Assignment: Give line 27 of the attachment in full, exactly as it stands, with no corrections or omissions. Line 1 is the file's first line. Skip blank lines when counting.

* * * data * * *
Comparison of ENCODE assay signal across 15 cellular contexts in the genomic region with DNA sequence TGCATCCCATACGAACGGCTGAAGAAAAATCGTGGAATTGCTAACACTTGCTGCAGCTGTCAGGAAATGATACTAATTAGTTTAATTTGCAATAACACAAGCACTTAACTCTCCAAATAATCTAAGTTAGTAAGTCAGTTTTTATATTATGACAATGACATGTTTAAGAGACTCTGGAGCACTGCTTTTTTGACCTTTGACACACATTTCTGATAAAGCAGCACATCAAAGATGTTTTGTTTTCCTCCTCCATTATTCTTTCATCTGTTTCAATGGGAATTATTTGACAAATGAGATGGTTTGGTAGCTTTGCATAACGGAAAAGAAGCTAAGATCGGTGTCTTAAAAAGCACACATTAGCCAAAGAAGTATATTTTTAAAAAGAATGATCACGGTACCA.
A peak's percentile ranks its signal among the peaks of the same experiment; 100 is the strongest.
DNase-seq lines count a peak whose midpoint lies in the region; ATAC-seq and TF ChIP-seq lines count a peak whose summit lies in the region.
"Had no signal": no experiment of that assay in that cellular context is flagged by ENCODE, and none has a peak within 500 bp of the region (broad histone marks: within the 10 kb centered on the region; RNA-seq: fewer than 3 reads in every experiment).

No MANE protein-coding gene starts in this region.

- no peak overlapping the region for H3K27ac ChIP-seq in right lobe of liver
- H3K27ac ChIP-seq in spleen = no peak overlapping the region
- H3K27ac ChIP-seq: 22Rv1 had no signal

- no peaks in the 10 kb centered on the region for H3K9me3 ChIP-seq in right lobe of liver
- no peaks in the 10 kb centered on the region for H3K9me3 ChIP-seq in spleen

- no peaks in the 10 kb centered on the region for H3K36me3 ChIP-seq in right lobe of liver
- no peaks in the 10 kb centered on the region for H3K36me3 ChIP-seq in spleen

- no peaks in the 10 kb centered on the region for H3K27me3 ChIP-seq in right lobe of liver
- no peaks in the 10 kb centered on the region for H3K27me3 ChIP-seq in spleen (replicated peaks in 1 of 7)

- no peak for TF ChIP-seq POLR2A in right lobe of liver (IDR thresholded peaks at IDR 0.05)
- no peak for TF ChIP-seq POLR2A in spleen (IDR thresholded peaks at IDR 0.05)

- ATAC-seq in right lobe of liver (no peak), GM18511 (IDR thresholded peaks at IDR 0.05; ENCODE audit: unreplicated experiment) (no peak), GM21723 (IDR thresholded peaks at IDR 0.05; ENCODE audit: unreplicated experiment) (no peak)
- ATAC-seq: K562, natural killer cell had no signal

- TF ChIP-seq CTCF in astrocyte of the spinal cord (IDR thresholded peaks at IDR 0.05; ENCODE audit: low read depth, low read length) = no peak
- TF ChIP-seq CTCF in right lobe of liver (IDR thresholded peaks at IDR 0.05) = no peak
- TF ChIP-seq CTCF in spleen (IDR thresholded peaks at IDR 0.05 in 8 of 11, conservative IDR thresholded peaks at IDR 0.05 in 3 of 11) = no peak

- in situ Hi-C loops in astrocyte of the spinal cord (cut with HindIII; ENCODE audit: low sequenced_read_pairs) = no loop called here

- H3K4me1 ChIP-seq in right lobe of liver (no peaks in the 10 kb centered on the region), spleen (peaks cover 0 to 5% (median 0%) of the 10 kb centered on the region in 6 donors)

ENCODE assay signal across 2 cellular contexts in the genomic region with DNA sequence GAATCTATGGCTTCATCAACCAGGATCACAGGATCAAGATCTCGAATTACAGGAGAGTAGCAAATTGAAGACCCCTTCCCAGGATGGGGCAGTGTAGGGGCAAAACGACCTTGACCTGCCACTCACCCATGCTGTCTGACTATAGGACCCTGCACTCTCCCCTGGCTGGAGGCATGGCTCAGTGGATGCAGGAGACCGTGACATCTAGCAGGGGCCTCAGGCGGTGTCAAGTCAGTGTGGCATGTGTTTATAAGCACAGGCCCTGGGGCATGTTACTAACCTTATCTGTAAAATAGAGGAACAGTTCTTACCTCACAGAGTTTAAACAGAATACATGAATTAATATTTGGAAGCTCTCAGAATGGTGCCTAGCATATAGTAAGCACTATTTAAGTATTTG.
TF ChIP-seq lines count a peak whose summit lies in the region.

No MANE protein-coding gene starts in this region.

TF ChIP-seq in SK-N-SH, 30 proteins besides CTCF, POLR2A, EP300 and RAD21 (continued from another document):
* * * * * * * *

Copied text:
TF ChIP-seq in SK-N-SH, 30 proteins besides CTCF, POLR2A, EP300 and RAD21 (continued from another document):